Peng Shuai detail sparks 'unacceptable' controversy at Wimbledon

Free Tibet activists (pictured left) wearing 'Where is Peng Shuai?' T-shirts at Wimbledon and (pictured right) Chinese tennis player Peng Shuai.
Free Tibet activists (pictured left) were stopped at Wimbledon for wearing T-shirts in support of Peng Shuai (pictured right) after the Chinese tennis star made worldwide headlines earlier this year over her disappearance. (Images: Twitter/Getty Images)

Wimbledon has come under fire for officials appearing to stop activists wearing 'Where is Peng Shuai?' T-shirts at SW19 after controversy surrounding the disappearance of the Chinese tennis star has dissipated.

The wellbeing of the three-time Olympian became a matter of global concern in November when she appeared to allege on social media that a former high ranking Chinese official had sexually assaulted her in the past.

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The allegation was quickly removed from the internet under China's strict control.

Peng wasn't heard from in weeks after making the claims, but reappeared in public and held a video call with IOC president Thomas Bach in attempt to allay safety concerns.

However there are still lingering worries that she is being censored in China, particularly considering she later denied ever making the allegations.

An appearance at the Beijing Winter Olympics to watch Eileen Gu win gold also did little for those concerned that she was able to move freely.

And much like we saw at the Australian Open, activists have appeared to be stopped at Wimbledon for wearing 'Where is Peng Shuai?' tops at the All England Club.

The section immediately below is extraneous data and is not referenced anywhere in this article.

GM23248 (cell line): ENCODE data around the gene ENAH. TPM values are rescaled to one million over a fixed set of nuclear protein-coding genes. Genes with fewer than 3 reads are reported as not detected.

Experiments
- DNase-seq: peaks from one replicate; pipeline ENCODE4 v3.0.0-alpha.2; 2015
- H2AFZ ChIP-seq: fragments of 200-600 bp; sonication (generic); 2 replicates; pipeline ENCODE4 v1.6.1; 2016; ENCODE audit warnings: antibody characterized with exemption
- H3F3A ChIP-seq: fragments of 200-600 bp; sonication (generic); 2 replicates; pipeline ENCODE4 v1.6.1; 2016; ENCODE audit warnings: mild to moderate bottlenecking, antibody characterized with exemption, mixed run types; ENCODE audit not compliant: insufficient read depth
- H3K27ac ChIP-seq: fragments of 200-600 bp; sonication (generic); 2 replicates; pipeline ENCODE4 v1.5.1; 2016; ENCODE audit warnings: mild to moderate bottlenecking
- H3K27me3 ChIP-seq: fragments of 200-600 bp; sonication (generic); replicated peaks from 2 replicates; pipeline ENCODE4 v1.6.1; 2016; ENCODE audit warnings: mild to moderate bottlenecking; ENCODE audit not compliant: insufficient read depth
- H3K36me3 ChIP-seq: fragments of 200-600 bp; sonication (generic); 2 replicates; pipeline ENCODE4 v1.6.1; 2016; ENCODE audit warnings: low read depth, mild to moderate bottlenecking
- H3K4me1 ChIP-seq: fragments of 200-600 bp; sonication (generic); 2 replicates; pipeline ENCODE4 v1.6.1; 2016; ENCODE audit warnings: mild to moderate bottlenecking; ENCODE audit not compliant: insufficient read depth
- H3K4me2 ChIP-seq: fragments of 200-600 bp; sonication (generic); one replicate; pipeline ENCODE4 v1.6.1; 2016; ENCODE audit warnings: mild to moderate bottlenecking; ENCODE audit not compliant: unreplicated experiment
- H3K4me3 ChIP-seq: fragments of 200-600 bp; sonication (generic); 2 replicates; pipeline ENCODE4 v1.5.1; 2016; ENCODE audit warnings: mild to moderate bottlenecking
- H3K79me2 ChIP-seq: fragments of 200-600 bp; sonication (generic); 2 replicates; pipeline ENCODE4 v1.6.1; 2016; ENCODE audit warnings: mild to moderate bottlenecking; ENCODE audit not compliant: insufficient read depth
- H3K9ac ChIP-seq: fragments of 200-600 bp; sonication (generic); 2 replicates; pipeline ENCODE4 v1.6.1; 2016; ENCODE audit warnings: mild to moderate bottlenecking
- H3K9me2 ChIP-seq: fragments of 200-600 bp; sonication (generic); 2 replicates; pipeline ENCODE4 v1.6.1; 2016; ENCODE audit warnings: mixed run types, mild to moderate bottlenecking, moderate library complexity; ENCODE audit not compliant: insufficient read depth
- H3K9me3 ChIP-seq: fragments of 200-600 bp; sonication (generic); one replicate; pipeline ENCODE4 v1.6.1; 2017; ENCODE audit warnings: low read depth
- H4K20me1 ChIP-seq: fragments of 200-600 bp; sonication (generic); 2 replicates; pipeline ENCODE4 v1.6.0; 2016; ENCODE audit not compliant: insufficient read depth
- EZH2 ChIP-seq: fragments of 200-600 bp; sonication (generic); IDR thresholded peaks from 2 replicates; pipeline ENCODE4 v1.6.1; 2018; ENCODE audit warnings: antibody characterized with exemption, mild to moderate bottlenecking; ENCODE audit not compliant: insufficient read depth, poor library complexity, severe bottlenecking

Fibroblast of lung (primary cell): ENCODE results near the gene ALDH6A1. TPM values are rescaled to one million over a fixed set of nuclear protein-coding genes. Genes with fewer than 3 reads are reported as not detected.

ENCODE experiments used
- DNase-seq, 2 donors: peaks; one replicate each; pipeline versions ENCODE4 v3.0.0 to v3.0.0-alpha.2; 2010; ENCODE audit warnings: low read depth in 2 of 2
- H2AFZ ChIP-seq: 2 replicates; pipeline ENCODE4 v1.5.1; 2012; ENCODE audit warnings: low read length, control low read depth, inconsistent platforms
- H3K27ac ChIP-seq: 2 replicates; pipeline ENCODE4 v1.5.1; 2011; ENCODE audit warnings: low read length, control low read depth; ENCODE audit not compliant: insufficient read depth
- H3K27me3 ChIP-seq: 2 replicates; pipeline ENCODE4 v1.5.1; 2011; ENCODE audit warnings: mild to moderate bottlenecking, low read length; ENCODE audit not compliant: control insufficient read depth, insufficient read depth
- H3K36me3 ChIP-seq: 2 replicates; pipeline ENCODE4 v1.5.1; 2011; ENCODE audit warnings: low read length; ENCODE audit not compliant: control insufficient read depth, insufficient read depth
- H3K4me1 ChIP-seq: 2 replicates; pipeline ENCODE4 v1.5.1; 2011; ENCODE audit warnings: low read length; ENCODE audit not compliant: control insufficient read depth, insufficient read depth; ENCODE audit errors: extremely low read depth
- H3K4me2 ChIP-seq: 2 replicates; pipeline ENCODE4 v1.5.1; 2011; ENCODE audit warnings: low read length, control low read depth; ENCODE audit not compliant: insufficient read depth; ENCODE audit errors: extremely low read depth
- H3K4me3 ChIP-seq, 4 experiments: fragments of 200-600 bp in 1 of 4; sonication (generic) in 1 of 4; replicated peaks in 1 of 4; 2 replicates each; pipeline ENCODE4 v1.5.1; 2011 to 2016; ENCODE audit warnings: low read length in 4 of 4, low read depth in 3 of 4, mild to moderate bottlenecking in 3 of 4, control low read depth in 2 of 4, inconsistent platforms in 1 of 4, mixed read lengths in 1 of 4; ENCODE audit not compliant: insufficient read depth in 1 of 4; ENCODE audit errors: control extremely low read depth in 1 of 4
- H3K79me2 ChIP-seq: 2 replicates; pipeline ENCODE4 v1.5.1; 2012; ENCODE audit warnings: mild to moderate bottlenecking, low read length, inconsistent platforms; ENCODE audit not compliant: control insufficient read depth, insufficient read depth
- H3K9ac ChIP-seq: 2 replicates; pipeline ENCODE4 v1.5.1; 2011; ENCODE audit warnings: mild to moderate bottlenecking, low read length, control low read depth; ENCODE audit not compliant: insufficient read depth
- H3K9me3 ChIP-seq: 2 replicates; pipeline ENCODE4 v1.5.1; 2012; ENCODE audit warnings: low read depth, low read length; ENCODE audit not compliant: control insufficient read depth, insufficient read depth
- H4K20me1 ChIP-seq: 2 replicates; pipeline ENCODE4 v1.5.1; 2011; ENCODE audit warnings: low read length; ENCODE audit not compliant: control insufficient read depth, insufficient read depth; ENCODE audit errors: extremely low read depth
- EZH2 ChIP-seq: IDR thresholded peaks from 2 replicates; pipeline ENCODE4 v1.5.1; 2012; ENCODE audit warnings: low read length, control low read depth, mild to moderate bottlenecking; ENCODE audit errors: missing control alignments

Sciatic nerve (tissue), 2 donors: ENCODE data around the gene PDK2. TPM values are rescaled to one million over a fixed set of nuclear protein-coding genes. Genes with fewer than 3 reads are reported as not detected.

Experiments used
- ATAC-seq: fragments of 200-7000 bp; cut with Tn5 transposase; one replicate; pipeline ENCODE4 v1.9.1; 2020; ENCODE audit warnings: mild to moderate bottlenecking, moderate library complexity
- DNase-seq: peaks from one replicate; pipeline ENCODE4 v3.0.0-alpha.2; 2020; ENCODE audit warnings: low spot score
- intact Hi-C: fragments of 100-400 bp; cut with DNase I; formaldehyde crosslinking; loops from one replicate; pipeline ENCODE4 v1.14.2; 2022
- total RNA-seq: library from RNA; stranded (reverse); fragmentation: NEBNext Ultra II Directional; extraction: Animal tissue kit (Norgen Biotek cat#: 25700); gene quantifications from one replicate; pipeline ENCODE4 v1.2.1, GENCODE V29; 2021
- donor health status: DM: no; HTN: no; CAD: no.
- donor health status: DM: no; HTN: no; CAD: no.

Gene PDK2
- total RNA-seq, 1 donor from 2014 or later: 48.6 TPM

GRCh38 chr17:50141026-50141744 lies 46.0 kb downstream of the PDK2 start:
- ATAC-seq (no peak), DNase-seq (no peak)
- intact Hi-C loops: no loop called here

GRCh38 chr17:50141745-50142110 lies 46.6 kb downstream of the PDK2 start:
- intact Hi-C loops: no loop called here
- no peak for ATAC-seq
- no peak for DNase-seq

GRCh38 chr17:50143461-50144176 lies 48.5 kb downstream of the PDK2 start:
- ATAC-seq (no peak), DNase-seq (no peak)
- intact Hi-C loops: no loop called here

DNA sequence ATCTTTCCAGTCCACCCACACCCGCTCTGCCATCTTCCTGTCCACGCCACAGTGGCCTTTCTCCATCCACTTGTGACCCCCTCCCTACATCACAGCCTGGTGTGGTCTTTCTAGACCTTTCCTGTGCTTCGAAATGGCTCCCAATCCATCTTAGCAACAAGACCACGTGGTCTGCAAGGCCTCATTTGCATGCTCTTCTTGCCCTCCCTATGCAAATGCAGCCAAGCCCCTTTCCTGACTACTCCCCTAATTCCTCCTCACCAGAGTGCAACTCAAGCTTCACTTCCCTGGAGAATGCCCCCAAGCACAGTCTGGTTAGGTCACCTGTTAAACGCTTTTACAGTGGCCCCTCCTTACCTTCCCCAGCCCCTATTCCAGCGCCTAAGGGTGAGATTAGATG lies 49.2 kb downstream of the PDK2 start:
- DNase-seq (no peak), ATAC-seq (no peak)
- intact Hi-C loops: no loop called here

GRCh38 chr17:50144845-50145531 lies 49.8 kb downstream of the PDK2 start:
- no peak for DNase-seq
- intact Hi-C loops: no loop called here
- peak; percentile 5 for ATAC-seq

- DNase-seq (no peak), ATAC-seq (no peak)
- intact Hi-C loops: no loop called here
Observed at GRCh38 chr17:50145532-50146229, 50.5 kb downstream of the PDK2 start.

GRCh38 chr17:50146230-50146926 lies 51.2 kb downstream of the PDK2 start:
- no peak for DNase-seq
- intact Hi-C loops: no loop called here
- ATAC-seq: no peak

Footage from around the grounds on Monday showed a number of 'Free Tibet' activists wearing the T-shirts.

The men also posed in front of the Ladies' doubles Wimbledon honours board, which shows Peng's name from her victory in 2013.

Some activists appeared to be stopped by security, with their bags searched due to the statement.

Wimbledon rules state: "Any objects or clothing bearing political statements, objectionable or offensive statements."

The tennis world was quick to rally around the activists for raising the issue again on one of sport's biggest stages.

Leading tennis reporter Ben Rothenberg praised the activists after the 'silence' that followed Peng's unusual Winter Olympics appearance.

Australian Open Peng Shuai furore

Earlier this year, Tennis Australia officials caused uproar at the year's first grand slam after a spectator was forced to remove a t-shirt and banner referencing Peng.

Video emerged at the Australian Open of Melbourne Park security and police asking a spectator to change a t-shirt saying: "Where is Peng Shuai?"

The spectator also had a banner asking the same question that was confiscated by security.

“Under our ticket conditions of entry we don’t allow clothing, banners or signs that are commercial or political,” a Tennis Australia spokesperson said at the time.

Melbourne based activists hand out
Melbourne based activists hand out "Where is Peng Shuai?" t-shirts outside Rod Laver Arena at the Australian Open in 2022. (Getty Images)

“Peng Shuai’s safety is our primary concern. We continue to work with the WTA and global tennis community to seek more clarity on her situation and will do everything we can to ensure her wellbeing.”

There was strong backlash to the move with tennis legend Martina Navratilova among the many to take aim at Tennis Australia over the debacle, calling the move "cowardly".

The Australian Open eventually bowed down to public pressure and made a U-turn on the ban on T-shirts showing support for Peng.

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